The independent voice of cricket

Series Editorial

Sam Billings defends ‘franchise’ comments after criticism from county fans

by Wisden Staff 3 minute read

Kent and Oval Invincibles captain Sam Billings has defended comments he made regarding young players who were being called up to act as replacements in the Hundred to be “far better off” than if they were to stay with their counties.

Billings’ regular club Kent are without ten of their Vitality Blast regulars which has left their squad severely weakened for the Royal London Cup.

Kent have started the competition poorly with just one win from their first six games which have also included two washouts. Billings conceded the results were disappointing, but in comments made after the Oval Invincibles fixture against Welsh Fire, pointed to Kent seamer Matt Milnes, who had been called up at the last minute by the Welsh Fire and taken the wicket of Jason Roy with his first ball of the competition, as an example of the benefits that come with the Hundred.


“”What a great experience for a young bloke, getting a wicket with his first ball and riding the emotions of that game. That is what’s going to produce international cricketers. For us as a club – and as Kent fans in general – that’s what we want to do: produce England cricketers and franchise cricketers.”

It’s the last line that attracted particular attention, with Dan Whiting, writing for ESPNcricinfo, questioning whether Kent fans would agree that the purpose of the club was to produce “franchise cricketers.”

Billings responded in order to clarify his comments and stated that rather than the purpose of a county necessarily being to produce franchise cricketers, “essentially I think it’s a brilliant barometer of the progress made as a county producing so many players that have been recognised as top tier in this country” and serves as evidence as to why Kent are competing in the later stages of the Vitality Blast.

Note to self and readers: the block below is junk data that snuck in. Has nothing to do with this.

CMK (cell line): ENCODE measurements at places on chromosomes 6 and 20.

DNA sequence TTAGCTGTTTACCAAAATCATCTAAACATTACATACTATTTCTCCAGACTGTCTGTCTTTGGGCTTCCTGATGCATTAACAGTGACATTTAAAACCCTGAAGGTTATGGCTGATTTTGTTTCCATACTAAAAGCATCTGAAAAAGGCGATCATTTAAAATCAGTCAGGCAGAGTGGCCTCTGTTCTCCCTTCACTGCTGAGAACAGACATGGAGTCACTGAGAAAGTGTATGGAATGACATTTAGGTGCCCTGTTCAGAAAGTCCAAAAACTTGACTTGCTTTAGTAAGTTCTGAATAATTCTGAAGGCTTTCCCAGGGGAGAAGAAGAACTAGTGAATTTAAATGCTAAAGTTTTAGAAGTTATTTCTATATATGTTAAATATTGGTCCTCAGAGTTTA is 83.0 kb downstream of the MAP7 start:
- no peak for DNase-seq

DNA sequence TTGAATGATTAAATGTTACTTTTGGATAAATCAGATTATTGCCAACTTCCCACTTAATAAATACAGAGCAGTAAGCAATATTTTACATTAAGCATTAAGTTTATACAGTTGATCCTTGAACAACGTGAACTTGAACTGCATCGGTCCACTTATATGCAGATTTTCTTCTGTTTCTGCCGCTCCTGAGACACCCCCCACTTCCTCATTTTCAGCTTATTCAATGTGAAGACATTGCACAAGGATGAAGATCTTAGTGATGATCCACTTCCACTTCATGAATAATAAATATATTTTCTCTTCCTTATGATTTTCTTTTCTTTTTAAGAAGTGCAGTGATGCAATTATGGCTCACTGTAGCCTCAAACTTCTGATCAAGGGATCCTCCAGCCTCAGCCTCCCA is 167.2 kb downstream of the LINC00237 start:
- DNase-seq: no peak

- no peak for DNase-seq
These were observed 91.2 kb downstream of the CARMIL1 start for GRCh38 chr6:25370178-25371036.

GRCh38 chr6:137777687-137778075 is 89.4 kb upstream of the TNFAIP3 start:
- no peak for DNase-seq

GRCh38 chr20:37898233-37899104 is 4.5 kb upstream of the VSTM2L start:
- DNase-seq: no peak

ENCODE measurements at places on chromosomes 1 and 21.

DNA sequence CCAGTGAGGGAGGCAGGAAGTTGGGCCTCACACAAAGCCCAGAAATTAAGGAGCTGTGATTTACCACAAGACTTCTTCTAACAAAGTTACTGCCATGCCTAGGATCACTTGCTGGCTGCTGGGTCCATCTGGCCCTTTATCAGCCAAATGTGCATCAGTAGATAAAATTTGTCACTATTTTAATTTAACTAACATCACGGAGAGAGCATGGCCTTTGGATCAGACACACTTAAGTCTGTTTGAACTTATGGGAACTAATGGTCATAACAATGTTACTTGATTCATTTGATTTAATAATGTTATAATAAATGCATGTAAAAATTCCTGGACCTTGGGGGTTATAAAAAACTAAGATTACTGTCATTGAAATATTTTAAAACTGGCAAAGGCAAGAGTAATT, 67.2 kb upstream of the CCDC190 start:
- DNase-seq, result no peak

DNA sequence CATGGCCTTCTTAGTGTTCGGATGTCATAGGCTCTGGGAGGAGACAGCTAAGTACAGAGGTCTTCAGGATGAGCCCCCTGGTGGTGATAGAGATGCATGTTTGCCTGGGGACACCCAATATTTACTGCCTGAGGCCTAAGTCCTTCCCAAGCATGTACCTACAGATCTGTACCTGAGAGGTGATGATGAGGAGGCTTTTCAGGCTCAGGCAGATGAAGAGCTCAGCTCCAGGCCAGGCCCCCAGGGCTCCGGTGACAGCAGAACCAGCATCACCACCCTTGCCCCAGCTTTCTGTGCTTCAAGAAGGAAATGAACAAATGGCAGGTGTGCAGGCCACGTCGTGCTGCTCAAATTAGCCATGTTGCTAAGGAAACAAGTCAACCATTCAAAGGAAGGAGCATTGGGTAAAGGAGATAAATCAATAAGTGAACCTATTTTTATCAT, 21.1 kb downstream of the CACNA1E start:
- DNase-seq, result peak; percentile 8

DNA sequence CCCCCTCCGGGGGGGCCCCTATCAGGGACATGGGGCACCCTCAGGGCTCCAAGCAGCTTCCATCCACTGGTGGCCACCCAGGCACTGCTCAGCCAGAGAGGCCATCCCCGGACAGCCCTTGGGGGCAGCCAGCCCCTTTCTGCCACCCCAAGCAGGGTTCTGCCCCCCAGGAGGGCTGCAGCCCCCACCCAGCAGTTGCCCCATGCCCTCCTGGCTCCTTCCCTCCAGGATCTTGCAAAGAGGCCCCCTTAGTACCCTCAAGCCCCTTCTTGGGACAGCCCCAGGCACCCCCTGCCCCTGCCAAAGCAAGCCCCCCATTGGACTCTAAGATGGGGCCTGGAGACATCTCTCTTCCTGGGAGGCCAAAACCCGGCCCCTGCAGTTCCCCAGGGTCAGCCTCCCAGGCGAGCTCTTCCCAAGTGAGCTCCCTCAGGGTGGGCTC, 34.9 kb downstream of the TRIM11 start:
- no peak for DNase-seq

“Whether people like it or not (the 100), one thing that can’t be argued is that it’s as close to international cricket as we’ve got in our domestics structure in terms of pressure, atmosphere etc. In turn players will be better off for those experiences. The structure needs a lot of work and counties need to be supported hugely moving forward.”

Billings also questioned why players who had been drafted for the Hundred were receiving online abuse from fans, “for literally being signed in a draft live on TV” to play in a tournament that they hadn’t come up with.

“What would these people do in our positions?”

The interaction concluded amicably with Dan Whiting sharing Billings’ comments and also praise from fans who had found the conversation to be an insightful example of how social media can act as an effective tool for communication between players and fans.

Sign up to The Cricket Draft, powered by Wisden, an all-new, free-to-play fantasy game running alongside The Hundred, to win prizes and compete with your friends.

Have Your Say

Become a Wisden member

  • Exclusive offers and competitions
  • Money-can’t-buy experiences
  • Join the Wisden community
  • Sign up for free
Latest magazine

Get the magazine

12 Issues for just £39.99